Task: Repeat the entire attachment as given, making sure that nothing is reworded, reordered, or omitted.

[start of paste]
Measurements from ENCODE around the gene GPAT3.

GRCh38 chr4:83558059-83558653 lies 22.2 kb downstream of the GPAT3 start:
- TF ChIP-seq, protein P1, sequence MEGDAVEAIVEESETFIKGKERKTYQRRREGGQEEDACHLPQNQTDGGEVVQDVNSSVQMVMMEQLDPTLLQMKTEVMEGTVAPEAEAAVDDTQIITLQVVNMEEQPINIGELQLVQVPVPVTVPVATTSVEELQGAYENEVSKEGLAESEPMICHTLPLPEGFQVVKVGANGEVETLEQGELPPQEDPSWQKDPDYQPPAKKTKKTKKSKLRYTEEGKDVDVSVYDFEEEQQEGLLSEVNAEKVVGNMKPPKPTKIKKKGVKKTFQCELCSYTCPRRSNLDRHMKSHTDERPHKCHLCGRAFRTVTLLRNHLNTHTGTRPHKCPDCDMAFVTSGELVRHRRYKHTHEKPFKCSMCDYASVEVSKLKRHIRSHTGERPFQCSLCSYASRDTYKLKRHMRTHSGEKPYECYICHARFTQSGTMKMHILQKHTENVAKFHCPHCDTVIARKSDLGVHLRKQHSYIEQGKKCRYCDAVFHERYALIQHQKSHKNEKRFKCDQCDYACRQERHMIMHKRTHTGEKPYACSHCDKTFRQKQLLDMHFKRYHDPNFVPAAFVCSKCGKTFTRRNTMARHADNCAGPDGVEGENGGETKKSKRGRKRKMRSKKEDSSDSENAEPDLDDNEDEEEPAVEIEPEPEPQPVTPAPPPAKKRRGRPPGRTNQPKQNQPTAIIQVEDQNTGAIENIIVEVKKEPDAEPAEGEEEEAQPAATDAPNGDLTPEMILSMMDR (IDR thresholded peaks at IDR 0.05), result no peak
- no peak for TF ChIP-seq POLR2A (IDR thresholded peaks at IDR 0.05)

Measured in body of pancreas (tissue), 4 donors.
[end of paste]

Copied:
Measurements from ENCODE around the gene GPAT3.

GRCh38 chr4:83558059-83558653 lies 22.2 kb downstream of the GPAT3 start:
- TF ChIP-seq, protein P1, sequence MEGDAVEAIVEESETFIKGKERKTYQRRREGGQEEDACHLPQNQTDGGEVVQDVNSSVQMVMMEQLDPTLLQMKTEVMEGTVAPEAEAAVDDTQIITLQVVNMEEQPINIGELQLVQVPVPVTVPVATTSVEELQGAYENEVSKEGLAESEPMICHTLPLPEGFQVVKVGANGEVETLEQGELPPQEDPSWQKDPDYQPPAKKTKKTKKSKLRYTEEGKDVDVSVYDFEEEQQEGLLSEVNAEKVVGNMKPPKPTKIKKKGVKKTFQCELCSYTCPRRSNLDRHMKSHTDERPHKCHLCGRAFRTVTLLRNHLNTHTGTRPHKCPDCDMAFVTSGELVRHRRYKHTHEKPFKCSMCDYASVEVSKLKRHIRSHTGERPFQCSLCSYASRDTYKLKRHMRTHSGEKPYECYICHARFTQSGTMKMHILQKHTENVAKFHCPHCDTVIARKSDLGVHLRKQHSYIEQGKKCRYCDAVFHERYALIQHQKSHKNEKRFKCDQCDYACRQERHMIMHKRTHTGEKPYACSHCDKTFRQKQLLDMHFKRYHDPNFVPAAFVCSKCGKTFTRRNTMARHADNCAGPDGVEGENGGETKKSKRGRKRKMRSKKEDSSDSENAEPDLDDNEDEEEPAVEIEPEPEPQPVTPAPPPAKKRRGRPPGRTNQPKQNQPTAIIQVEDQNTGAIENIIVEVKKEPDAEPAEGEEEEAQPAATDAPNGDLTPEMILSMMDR (IDR thresholded peaks at IDR 0.05), result no peak
- no peak for TF ChIP-seq POLR2A (IDR thresholded peaks at IDR 0.05)

Measured in body of pancreas (tissue), 4 donors.